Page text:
News / Asia

China Thanks Japan for Help With Malaysia Jet Search

A woman stands in front of a placard featuring messages for passengers aboard a missing Malaysia Airlines plane at Kuala Lumpur International Airport in Sepang, Malaysia, March 12, 2014.
A woman stands in front of a placard featuring messages for passengers aboard a missing Malaysia Airlines plane at Kuala Lumpur International Airport in Sepang, Malaysia, March 12, 2014.
Reuters
China extended a rare gesture of goodwill towards Japan on Wednesday, offering thanks - albeit indirectly - for an offer of help to look for a Malaysia Airlines aircraft which went missing on a flight to Beijing over the weekend.
 
China's ties with Japan have long been poisoned by what China sees as Japan's failure to atone for its occupation of parts of China before and during World War II.
 
Beijing's anger over the past is never far from the surface, and relations have deteriorated sharply over the past 18 or so months because of a bitter dispute over a chain of uninhabited islands in the East China Sea.
 
Japan announced officially on Wednesday that it would send four military planes to help in the search for the missing Malaysia Airlines plane.
 
Chinese Foreign Ministry spokesman Qin Gang said he was aware of the news, though he did not know if Japanese forces had already set off.
 
“I believe that in the face of such an incident, the international community, whether Malaysia, China or neighboring countries, have a shared concern,” Qin told a daily news briefing. “If other countries can, and are willing, to send ships to participate in search work, we welcome it and express our thanks.”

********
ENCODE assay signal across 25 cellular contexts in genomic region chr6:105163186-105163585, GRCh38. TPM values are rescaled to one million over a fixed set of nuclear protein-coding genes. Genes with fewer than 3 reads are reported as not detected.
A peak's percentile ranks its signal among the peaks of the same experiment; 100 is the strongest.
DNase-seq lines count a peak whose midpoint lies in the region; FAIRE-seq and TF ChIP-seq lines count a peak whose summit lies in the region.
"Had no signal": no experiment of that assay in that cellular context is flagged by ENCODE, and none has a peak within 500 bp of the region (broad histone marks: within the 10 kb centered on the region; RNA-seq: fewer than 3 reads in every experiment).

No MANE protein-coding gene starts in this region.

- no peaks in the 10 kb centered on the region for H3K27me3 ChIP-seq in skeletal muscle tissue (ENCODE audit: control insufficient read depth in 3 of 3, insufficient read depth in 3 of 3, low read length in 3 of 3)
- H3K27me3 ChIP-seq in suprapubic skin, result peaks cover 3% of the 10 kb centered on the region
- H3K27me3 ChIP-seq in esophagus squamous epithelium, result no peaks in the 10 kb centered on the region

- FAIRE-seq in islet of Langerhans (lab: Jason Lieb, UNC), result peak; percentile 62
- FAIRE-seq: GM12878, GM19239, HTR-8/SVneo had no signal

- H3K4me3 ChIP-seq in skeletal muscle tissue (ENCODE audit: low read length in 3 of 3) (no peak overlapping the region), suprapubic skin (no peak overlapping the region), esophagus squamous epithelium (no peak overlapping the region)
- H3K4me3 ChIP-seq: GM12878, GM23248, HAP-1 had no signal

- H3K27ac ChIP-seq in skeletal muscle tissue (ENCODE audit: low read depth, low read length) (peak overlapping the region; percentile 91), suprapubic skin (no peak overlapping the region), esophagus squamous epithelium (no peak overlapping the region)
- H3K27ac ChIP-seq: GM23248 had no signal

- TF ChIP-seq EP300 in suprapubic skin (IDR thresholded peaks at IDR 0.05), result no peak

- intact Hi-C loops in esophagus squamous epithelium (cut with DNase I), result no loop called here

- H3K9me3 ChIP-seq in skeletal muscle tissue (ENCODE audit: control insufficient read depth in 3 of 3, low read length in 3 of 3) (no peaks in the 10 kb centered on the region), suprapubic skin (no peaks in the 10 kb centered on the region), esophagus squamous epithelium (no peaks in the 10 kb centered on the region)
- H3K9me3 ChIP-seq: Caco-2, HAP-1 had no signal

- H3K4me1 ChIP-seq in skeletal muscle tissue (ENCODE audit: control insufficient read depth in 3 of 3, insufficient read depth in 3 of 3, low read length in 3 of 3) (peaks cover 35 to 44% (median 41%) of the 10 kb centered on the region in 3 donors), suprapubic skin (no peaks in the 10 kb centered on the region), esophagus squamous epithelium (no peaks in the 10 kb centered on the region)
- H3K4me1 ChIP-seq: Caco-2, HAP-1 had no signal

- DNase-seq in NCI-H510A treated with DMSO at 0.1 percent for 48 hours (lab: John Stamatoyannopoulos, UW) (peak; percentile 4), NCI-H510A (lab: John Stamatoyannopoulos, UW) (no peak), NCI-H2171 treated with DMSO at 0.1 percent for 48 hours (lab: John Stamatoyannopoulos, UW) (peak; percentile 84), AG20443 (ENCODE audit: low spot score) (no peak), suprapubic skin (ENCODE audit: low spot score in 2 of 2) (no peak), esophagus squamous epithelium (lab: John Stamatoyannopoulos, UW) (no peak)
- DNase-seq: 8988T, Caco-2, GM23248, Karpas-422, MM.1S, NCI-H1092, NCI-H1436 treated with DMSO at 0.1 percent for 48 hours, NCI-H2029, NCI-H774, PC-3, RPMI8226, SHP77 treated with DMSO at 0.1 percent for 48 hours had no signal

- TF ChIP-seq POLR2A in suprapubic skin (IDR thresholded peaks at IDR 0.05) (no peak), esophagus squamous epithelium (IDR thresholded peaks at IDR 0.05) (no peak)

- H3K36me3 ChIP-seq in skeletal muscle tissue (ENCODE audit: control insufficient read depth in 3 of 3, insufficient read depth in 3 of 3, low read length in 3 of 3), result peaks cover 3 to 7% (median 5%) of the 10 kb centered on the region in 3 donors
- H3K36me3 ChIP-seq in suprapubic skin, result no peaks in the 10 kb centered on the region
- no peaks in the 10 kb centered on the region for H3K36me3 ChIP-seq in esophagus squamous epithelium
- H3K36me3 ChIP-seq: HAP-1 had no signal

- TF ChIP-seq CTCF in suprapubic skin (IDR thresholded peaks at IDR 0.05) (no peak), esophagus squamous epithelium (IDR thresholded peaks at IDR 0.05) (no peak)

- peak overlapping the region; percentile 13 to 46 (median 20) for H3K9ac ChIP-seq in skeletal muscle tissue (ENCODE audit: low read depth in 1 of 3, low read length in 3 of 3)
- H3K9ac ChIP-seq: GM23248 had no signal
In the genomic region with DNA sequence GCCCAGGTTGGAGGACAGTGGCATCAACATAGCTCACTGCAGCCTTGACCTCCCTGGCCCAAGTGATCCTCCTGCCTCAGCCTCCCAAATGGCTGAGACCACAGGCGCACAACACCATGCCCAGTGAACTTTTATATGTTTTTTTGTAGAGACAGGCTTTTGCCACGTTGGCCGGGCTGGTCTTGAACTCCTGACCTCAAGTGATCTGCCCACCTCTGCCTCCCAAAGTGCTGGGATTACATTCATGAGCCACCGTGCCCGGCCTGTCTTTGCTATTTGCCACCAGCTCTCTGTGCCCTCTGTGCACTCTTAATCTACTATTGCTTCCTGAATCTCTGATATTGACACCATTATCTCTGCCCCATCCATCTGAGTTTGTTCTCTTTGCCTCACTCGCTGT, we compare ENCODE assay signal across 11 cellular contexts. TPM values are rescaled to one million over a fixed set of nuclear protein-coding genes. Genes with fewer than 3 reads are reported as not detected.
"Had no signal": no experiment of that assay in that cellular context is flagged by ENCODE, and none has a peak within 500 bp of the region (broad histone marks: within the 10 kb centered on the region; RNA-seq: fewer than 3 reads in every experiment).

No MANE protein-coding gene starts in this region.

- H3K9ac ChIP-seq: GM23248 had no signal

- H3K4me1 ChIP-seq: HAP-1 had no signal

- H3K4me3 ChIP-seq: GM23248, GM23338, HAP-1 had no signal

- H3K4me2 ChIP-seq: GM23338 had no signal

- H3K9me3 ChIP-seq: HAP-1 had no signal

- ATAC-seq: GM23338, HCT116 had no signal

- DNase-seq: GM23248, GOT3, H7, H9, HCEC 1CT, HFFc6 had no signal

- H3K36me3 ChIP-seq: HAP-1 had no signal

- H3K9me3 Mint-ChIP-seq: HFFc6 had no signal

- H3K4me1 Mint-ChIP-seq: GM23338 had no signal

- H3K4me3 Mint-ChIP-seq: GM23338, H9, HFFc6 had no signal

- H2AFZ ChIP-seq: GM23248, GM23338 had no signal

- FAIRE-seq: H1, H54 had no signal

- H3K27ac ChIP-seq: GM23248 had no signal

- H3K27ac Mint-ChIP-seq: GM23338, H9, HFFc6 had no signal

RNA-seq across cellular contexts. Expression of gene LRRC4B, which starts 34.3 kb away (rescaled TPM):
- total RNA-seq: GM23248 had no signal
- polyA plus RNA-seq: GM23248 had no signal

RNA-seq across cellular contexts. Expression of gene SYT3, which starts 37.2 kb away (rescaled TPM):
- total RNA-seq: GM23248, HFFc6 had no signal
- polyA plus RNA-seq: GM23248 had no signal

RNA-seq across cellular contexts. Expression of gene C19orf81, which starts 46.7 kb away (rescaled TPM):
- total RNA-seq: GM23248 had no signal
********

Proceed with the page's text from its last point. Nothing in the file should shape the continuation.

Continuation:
Click to enlargeClick to enlarge
x
Click to enlarge
Click to enlarge
The massive search operation involving ships and aircraft from 10 countries is spread out over the Gulf of Thailand and the South China Sea, which lie between Malaysia and Vietnam, and in the Strait of Malacca extending into the Andaman Sea.
 
“There is an urgent need for help as soon as possible. So we hope to use the large amount of experience that the Japanese Self Defense Forces have in search operations to do everything we can to search for this plane,” Japanese Defense Minister Itsunori Onodera said at a meeting to officially dispatch the planes to Malaysia.
 
Japan's Defense Ministry on Tuesday sent an advance team of four Self Defense Forces members to see what could to done to help in the investigation of fate of Flight MH370, which vanished on Saturday with 239 people on board.
 
Japan added it would send at least one C-130 transport on Wednesday and another three planes were scheduled to leave soon, including two P3C surveillance planes.

You May Like

For Lebanon-based Refugees, Desperation Fuels Perilous Passage

In a war that has caused an estimated three million people to flee Syria, efforts to make perilous sea journey in search of asylum expected to increase More

South African Brewer Tackles Climate Change

Mega-brewer SAB Miller sent delegates to climate summit in Peru, says it is one of many private companies taking their own steps to fight climate change More

Indonesia Reports Increase in Citizens Joining Islamic State

Officials say more than 350 of its citizens are now in Syria or Iraq to fight with Islamic State - 50 more than last month More

Featured Videos

Your JavaScript is turned off or you have an old version of Adobe's Flash Player. Get the latest Flash player.
Will Pakistan School Shooting Galvanize Pakistan Against Extremism?i
X
Ayesha Tanzeem
December 17, 2014 11:54 AM